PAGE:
Lack of Referrals Slows Launch of Arrest Diversion Program ”Albuquerque Journal
Copyright © 2021 Albuquerque Journal
A program to refer low-level offenders to social programs with the aim of preventing them from entering prison and the justice system was announced with fanfare in 2019, when officials predicted it would grow rapidly, improve. life and save taxpayers money.
But two years after its launch, the law enforcement-assisted diversion program, or LEAD, has two social workers who had served just seven active clients as of April, according to data from the LEAD program.
The program received only a small number of referrals from law enforcement agencies.
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As of May 12, LEAD had received 98 client referrals since the program obtained its first referral in April 2019. These include 72 referrals from the Albuquerque Police Department, 24 from the Bernalillo County Sheriff’s Office, and two more. sources.
Program officials cite several reasons for the slow start, including COVID-19 restrictions, demotivated customers, and skepticism from some law enforcement officers tasked with guiding low-intensity drug and crime offenders. against property in the program as an alternative to arrest.
But they also expressed optimism that the project will expand in the future due to new leadership, additional federal funding, and the easing of pandemic restrictions that made it possible to train in-person. officers for the first time in over a year.
Glenn St. Onge, who was hired in March as LEAD’s program manager, acknowledges that some officers view the program as a “no-get-out card” that will do little to change criminal behavior.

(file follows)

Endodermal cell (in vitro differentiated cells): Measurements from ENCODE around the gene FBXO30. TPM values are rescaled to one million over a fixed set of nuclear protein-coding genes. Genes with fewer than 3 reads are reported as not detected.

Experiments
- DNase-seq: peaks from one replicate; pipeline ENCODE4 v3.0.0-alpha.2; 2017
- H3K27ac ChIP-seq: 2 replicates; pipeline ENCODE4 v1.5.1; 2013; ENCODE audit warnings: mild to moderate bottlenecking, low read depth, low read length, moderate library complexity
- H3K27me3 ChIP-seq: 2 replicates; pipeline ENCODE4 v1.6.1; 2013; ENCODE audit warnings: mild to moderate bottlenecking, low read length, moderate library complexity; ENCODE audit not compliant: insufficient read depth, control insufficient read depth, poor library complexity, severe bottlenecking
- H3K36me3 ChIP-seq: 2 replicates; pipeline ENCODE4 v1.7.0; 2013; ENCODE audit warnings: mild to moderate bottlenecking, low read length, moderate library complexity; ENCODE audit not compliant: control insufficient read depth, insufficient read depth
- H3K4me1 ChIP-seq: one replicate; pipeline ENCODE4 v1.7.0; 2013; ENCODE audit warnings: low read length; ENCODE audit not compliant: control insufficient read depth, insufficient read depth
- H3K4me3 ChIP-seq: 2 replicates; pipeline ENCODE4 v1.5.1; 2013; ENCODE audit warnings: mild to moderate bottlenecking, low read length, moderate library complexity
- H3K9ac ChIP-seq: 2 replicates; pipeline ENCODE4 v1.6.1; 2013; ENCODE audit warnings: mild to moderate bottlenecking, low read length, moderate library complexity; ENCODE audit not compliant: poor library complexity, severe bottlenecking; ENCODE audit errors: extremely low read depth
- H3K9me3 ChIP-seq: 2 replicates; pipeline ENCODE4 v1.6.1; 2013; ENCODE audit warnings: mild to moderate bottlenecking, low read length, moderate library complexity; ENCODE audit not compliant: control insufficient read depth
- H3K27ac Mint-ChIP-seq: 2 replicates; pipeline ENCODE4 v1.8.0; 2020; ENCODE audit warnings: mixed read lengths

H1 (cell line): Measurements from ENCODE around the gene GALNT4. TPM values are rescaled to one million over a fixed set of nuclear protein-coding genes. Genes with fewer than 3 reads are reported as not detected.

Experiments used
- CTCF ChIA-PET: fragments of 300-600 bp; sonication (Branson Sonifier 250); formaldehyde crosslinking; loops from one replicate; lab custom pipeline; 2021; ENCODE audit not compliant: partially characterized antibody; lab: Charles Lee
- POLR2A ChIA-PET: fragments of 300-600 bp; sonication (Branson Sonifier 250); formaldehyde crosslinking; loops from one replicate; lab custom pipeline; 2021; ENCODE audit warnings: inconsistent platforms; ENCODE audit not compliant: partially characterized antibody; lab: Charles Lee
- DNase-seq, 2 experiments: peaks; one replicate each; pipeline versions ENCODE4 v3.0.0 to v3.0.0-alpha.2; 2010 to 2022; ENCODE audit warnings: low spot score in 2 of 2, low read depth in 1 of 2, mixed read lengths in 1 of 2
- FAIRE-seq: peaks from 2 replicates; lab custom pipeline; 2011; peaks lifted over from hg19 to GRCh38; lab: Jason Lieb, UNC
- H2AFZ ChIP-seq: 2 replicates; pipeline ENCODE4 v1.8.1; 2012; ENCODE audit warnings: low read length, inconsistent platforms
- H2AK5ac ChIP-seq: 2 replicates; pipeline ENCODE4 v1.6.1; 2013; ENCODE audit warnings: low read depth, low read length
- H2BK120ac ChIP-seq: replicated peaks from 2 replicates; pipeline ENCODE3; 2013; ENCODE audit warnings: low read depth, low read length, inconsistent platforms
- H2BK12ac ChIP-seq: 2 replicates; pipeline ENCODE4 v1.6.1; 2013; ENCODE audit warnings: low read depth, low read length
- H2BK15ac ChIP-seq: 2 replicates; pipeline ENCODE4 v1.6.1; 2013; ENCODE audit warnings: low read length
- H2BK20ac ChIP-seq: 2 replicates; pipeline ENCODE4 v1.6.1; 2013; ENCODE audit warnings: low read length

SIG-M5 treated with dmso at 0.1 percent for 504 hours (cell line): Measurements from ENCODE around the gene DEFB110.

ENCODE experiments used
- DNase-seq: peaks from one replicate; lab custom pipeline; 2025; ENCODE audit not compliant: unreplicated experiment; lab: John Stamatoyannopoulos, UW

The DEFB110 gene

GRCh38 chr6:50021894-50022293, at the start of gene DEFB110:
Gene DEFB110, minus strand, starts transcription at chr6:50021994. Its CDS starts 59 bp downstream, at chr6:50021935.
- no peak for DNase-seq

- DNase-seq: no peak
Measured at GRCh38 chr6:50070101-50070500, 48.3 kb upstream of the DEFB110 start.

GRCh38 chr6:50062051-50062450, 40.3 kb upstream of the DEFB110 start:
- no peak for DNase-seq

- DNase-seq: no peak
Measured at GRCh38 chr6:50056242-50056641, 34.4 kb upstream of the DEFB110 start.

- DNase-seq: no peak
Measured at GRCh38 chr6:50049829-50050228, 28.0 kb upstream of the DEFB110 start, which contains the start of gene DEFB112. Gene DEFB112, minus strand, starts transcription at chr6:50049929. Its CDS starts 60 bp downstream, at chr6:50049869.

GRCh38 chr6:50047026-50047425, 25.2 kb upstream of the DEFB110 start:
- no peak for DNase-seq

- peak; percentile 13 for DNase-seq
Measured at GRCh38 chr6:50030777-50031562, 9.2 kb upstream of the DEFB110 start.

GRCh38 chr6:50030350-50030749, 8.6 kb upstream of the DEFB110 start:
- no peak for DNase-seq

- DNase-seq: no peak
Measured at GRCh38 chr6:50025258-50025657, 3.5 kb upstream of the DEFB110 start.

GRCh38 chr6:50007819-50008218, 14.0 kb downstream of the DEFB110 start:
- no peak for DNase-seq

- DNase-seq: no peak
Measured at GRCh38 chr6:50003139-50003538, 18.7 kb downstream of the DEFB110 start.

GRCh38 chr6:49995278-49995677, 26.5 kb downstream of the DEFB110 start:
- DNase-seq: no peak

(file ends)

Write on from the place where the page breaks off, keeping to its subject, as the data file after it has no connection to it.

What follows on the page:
“Anything new the officers don’t like,” said St. Onge, a former DPA lieutenant who worked for the department for 20 years before retiring in 2016.
“You will always have your skeptics,” he said. “I try to meet them at their level and understand why they feel that way. I may not be able to change their perception, but I can try to make them aware of the program.
The easing of COVID-19 restrictions allowed in-person training to be suspended in early 2020. St. Onge hosted two training sessions for Bernalillo County MPs, resulting in LEAD certification for 30 MPs, did he declare.
ODA has its own LEAD training, but St. Onge is also working in the field with ODA officers, he said.
“In fact, we had very good engagement from MPs, ODA officers, who asked very good questions,” he said.
He credits face-to-face training with increasing the number of LEAD referrals to 18 in May.
The Bernalillo County Sheriff’s Office was just starting to increase LEAD credentials when the pandemic hit, BCSO Sgt. said Amy Dudewicz.
“The thing that sort of fell apart with LEAD was COVID-19,” she said.
BCSO created a LEAD training video that had only limited effectiveness, she said.
“Just having one person standing in front of a group to explain how this program works makes a huge difference,” said Dudewicz.
MPs have also had limited contact with potential LEAD customers due to COVID-19 restrictions, she said.
The program also received an injection of federal funding.
LEAD received a $ 1 million, three-year federal grant this year that enabled the program to hire St. Onge, said Charlie Verploegh, deputy director of the Bernalillo County Behavioral Health Services Department.
Federal funding will also fund housing for LEAD clients, many of whom are homeless, she said.
LEAD receives $ 250,000 per year from the Bernalillo County Behavioral Health Tax which pays case managers and other costs.
Homelessness is one of the reasons people referred to the program fail to stay in touch with case managers, Verploegh said.
“The target population for this program is hard to reach, hard to engage,” she said.
Of the 98 referrals made to the LEAD program since its inception, only 44 have completed the admissions process, according to program data.
Verploegh cites the difficulty in gaining engagement with customers as a primary reason for the underutilization of the LEAD program.
The LEAD program eventually plans to expand its referral network beyond law enforcement agencies to community partners, such as agencies that work with homeless people, Verploegh said.